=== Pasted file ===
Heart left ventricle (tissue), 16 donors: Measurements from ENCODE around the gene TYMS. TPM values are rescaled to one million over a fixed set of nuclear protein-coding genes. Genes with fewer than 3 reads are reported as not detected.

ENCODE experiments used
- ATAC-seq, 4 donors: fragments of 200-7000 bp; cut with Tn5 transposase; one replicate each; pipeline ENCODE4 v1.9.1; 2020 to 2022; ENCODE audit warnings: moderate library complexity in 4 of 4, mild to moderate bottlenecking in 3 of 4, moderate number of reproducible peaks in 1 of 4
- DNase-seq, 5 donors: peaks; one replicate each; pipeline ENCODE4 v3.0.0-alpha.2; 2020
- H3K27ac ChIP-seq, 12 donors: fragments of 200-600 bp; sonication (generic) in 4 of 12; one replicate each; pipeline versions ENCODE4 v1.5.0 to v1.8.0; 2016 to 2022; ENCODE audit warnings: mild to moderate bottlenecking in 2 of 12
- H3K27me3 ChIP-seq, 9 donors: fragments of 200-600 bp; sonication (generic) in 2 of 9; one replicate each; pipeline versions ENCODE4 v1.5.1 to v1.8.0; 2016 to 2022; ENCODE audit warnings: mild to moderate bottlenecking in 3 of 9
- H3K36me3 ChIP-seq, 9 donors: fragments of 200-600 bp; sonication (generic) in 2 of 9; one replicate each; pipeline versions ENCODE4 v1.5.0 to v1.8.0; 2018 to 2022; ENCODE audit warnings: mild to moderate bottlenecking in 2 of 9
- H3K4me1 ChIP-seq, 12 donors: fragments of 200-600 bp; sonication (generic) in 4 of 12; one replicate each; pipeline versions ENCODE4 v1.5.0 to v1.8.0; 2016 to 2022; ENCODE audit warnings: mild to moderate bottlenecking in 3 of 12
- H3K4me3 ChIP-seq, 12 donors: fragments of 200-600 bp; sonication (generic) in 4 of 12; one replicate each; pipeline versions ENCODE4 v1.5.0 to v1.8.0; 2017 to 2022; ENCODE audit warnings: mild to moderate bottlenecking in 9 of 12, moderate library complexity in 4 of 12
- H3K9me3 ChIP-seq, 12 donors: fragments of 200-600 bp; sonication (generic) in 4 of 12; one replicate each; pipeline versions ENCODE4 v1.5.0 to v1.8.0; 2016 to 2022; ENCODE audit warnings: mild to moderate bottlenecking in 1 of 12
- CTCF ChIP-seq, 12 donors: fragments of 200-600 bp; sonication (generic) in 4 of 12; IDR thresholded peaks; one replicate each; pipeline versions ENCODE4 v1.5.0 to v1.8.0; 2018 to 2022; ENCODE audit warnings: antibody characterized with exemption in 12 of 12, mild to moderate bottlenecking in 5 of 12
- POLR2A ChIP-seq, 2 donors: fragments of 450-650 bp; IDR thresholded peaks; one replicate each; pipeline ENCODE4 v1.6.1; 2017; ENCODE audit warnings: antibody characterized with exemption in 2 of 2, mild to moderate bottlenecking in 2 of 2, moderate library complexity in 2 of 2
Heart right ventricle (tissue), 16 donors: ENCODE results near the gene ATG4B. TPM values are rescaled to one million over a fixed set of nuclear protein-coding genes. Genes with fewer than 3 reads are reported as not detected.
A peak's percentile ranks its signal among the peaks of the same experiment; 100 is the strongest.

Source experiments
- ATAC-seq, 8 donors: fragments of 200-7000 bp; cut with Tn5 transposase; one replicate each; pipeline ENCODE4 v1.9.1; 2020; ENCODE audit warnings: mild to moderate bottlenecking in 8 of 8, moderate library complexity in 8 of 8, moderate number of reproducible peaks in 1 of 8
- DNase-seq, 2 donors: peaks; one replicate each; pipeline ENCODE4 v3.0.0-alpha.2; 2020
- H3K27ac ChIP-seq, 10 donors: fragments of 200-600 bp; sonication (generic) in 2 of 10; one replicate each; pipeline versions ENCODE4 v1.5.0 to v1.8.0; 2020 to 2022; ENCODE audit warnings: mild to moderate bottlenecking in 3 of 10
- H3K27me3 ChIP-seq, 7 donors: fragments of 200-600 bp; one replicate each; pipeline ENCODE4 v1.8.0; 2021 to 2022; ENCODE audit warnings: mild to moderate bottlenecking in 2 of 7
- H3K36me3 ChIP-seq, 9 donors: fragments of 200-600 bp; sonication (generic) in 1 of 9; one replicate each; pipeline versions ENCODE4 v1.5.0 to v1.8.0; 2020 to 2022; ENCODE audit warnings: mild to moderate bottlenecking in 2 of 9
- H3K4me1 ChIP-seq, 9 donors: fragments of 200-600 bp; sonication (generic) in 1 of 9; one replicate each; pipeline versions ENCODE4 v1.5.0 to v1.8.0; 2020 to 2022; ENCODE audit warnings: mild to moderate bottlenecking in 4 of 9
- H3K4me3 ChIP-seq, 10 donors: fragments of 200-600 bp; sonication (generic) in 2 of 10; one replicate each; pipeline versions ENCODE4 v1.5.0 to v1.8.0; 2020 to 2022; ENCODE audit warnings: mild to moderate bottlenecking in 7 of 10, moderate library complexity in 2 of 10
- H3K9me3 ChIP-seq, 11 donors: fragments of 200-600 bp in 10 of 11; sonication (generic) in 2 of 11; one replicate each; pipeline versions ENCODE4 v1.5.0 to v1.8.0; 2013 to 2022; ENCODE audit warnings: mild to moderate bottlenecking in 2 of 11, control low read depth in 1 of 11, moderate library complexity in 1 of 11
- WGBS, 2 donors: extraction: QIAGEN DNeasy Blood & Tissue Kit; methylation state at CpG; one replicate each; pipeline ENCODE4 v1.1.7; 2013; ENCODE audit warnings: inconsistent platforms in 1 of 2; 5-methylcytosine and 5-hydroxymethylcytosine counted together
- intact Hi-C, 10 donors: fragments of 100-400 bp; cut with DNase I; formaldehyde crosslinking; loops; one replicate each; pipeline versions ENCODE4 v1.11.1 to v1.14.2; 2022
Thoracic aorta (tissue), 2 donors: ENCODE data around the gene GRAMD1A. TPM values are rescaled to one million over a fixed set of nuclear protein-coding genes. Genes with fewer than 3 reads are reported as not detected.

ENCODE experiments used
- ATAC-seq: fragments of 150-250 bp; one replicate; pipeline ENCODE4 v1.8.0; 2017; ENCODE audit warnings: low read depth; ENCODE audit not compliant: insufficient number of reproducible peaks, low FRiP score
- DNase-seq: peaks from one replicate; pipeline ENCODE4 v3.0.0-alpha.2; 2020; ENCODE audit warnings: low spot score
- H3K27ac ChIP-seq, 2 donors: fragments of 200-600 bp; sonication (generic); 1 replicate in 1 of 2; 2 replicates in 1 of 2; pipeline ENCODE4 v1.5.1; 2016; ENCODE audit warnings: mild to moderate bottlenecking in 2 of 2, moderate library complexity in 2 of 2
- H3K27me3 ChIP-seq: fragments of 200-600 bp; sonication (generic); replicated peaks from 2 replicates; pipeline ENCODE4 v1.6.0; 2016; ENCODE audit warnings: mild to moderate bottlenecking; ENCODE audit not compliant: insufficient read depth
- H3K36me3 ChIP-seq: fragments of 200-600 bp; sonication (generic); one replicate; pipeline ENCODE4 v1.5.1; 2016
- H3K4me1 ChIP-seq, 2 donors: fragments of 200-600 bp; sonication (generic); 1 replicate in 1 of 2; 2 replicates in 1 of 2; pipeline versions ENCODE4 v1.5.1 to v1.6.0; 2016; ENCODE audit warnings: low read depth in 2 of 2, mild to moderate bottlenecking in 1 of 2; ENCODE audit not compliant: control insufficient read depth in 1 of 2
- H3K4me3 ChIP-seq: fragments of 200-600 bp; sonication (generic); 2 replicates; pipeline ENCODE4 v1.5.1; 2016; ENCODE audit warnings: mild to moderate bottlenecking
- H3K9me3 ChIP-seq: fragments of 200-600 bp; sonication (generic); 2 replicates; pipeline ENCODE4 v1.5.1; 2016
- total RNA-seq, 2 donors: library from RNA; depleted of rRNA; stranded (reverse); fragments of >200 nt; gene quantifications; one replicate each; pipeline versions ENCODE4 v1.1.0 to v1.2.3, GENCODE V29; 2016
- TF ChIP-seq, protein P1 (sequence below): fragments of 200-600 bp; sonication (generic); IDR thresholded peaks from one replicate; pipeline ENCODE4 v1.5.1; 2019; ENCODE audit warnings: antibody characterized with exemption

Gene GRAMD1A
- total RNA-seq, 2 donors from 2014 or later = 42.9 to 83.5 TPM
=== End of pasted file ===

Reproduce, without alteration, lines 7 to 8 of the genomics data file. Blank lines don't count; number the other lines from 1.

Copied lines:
- H3K36me3 ChIP-seq, 9 donors: fragments of 200-600 bp; sonication (generic) in 2 of 9; one replicate each; pipeline versions ENCODE4 v1.5.0 to v1.8.0; 2018 to 2022; ENCODE audit warnings: mild to moderate bottlenecking in 2 of 9
- H3K4me1 ChIP-seq, 12 donors: fragments of 200-600 bp; sonication (generic) in 4 of 12; one replicate each; pipeline versions ENCODE4 v1.5.0 to v1.8.0; 2016 to 2022; ENCODE audit warnings: mild to moderate bottlenecking in 3 of 12